So finally, after some years of planning (hehe!), Mike and I went on a Carlos Celdran walking tour. It was a lovely day for a walk, breezy and not too hot; we'd purposely planned to do this in December for the more pleasant weather, but we actually needn't have worried about that, because we ended up walking less than we'd expected (compared with walking tours we'd done in England).
The 3-hour Intramuros tour took us from Fort Santiago to the facade of Manila Cathedral, to San Agustin Church and Father Blanco's Garden, and finally, to Casa Manila (all just a few blocks away from one another). Of course, being a native of Metro Manila, I'd been to all those places before a number of times, but what made the tour amazing wasn't the locations per se (though I'm sure the locations delighted first-timers to Intramuros), but Carlos' colorful, theatrical, sometimes-funny-and-sometimes-extremely-moving romp through the history of Manila.
Indeed, I felt a lump in my throat a number of times during the tour, most especially during Carlos' dramatic description of the rape of Manila during World War 2. I'd learned about it all in high school, of course, but the version in our textbooks had been a highly sanitized version, a month of atrocities crammed into a paragraph. As we sat there in the crypts of San Agustin museum, Carlos' voice transported us back to 1945, and we were surrounded by cries, screams, tumbling walls, and the smell of death and decay around us. (Incidentally, Juan Luna bones are kept in that crypt!)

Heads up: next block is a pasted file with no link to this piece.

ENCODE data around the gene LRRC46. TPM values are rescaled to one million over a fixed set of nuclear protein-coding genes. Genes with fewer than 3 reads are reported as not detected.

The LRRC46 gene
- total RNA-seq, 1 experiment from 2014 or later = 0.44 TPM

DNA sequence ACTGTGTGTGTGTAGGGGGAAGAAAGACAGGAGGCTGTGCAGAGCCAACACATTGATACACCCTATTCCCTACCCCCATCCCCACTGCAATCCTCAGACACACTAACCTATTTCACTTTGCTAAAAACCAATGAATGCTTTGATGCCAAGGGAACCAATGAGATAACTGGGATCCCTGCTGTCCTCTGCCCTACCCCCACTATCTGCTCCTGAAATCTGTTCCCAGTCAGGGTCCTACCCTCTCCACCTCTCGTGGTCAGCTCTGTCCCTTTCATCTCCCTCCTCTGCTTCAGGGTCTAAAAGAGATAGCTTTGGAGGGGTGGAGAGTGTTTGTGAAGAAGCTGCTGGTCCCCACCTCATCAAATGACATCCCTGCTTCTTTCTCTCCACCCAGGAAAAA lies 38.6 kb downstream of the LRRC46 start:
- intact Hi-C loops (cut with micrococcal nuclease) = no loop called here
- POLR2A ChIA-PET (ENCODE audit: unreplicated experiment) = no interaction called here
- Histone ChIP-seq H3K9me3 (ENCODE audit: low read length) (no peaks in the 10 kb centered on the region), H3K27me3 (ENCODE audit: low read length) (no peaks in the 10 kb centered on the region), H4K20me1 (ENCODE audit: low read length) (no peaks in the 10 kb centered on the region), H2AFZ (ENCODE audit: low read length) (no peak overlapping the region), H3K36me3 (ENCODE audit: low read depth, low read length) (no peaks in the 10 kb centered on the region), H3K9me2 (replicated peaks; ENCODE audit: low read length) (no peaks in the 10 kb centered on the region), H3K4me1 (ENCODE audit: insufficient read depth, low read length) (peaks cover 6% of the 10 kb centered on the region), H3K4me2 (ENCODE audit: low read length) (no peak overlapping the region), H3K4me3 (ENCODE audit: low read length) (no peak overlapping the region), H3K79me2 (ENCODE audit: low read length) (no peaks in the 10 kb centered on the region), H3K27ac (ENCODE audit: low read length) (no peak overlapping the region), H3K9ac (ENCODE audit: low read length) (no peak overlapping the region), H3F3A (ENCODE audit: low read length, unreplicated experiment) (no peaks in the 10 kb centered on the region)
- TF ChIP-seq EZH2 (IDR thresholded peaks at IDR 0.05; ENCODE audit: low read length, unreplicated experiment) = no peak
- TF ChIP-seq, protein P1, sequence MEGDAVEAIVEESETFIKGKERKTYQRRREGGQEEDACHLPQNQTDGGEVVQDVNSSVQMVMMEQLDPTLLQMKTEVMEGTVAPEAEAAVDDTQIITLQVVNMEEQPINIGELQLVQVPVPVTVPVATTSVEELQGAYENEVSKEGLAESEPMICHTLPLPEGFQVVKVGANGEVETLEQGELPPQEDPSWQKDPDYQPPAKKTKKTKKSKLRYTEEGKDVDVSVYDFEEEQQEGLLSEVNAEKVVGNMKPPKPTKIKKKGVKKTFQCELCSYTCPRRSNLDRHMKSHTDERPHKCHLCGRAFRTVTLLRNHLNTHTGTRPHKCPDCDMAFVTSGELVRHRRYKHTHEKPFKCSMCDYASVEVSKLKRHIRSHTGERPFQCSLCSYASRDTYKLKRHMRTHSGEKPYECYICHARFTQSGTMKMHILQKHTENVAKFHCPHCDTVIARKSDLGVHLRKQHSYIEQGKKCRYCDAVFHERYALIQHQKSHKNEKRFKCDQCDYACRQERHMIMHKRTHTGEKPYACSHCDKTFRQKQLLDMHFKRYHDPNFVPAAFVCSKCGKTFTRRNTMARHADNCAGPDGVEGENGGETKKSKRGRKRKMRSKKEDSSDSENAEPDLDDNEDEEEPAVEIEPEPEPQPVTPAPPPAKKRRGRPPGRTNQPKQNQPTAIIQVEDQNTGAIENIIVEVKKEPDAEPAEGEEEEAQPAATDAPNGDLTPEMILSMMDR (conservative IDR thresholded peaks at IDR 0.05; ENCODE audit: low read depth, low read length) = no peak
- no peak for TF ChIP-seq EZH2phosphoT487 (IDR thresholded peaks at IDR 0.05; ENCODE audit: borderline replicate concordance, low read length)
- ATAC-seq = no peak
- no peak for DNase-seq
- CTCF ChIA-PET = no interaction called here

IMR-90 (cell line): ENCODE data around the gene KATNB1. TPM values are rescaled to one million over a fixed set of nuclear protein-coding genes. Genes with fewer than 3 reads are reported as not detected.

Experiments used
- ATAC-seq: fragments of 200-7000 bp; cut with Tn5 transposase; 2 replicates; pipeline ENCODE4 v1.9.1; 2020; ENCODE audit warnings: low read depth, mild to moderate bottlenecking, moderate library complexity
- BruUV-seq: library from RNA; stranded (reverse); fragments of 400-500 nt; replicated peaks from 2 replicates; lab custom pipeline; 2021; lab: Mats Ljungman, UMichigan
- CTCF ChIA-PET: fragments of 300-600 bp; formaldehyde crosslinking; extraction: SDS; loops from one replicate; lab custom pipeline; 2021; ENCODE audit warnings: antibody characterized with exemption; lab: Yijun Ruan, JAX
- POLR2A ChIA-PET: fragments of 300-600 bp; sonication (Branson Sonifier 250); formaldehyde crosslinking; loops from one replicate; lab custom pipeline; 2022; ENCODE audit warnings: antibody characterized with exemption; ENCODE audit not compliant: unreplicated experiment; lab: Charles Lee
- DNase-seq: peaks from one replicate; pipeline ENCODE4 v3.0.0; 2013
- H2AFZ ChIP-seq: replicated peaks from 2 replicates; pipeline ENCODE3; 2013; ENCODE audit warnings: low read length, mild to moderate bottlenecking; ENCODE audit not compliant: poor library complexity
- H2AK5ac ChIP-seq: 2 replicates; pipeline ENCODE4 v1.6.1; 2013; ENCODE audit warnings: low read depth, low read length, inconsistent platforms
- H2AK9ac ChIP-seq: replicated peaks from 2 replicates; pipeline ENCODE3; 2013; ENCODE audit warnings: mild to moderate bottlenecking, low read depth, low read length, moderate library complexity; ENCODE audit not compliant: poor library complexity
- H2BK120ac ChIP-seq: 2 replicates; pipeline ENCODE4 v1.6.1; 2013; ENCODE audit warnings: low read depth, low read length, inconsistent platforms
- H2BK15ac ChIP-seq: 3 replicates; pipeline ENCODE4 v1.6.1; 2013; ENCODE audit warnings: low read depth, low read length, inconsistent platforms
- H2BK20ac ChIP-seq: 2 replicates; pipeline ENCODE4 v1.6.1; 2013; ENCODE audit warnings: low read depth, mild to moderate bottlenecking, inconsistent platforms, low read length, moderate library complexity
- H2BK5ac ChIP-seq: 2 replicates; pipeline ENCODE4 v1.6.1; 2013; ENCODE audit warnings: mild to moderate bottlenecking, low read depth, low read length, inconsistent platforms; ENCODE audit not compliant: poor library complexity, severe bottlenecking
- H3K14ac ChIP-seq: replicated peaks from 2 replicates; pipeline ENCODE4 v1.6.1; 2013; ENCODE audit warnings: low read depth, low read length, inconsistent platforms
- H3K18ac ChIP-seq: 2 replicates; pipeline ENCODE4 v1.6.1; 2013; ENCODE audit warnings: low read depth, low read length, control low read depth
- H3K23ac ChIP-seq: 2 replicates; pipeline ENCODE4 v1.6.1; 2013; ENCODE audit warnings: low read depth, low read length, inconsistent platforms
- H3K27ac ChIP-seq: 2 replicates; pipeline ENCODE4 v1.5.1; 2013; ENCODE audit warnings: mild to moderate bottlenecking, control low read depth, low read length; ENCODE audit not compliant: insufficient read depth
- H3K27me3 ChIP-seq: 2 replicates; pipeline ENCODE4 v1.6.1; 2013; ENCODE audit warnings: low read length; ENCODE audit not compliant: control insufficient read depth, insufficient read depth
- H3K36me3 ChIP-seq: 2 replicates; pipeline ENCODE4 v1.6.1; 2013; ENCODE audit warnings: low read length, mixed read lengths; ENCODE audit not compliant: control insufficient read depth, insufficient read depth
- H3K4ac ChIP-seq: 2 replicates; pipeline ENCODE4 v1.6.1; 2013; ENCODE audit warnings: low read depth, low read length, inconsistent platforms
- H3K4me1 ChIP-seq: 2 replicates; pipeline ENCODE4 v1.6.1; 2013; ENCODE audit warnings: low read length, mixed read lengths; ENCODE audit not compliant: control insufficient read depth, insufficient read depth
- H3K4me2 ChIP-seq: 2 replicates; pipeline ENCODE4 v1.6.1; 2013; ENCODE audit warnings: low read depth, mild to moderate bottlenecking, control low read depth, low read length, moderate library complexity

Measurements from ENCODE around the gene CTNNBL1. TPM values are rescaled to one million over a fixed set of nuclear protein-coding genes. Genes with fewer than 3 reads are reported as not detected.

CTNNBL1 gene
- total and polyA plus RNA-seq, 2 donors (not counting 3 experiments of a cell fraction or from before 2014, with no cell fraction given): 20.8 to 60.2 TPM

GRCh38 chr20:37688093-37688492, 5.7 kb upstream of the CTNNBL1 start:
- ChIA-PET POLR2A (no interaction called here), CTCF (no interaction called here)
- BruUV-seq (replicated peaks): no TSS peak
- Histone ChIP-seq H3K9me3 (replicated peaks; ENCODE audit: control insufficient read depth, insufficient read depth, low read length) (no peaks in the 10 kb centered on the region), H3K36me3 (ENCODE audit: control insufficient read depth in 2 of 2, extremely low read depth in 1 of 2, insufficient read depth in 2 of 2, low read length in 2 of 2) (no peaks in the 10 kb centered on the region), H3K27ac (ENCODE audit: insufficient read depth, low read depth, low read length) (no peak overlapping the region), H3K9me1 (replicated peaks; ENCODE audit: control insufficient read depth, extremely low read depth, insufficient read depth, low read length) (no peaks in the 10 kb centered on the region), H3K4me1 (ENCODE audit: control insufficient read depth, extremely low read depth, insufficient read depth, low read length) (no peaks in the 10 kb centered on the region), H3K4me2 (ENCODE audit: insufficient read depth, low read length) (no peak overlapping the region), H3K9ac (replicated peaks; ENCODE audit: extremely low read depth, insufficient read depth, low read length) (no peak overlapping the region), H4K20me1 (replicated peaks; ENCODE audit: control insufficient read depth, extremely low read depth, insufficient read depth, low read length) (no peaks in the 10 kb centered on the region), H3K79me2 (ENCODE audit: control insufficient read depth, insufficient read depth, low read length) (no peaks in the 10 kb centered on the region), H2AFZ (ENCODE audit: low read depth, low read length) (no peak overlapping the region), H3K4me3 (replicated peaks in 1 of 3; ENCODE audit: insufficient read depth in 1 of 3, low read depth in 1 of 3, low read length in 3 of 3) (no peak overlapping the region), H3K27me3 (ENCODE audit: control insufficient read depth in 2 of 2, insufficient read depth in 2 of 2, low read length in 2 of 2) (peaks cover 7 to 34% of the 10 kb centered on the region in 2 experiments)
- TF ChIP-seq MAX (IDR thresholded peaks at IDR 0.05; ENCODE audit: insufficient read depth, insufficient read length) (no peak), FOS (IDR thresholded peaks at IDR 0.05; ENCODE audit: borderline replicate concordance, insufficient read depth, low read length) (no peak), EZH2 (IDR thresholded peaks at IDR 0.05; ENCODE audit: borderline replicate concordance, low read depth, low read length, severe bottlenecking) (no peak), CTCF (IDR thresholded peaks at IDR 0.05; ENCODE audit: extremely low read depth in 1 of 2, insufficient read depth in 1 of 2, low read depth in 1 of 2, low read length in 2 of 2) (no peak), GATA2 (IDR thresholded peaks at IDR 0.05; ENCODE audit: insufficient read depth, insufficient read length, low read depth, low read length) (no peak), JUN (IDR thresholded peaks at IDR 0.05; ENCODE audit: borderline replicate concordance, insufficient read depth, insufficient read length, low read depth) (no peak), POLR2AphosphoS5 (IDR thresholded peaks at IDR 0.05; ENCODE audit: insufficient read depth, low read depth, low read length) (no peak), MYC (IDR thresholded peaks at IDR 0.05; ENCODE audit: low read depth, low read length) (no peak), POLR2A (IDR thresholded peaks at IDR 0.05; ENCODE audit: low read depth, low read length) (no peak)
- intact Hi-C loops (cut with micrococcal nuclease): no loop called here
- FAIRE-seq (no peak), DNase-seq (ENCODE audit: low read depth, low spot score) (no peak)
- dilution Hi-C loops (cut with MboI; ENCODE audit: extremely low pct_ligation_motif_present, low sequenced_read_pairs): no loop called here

Most of the tour was very lighthearted, though--funny most of the time, sardonic many times--and we laughed a lot with Carlos, and together with the other Filipinos in the group, we also often laughed at ourselves.
Carlos' love for Manila was evident and infectious. His final line of the tour said it all: "If you want to change the way Manila looks, start by changing the way you look at Manila" (a slight change from the tagline often mentioned in relation to him, "I can't change the way Manila looks but I can change the way you look at Manila"). As Carlos himself pointed out, a lot of tourists consider Manila an "ugly" city, something that travelers should preferably skip over if they're on the way to any other place in the Philippines. But Manila's story is beautiful, tragic, poignant ... and Carlos is one of the best story-tellers we have out there right now.
In a nutshell: Carlos is a really, really good tour guide, among the best I've ever listened to. If you haven't yet, go, go, go on a Carlos Celdran tour; it's an excellent way to spend half a day, and I daresay you'll find yourself a little more in love with Manila after the tour is done.
Incidentally, it's been my dream for a long time to be a historical tour guide, ever since I went on a tour of Corregidor in college. Now I'm more committed to that dream than ever. (I don't intend to compete with Carlos, of course, haha! He's too good and what he does is unique and precious and all his own. I would do my own thing differently.)
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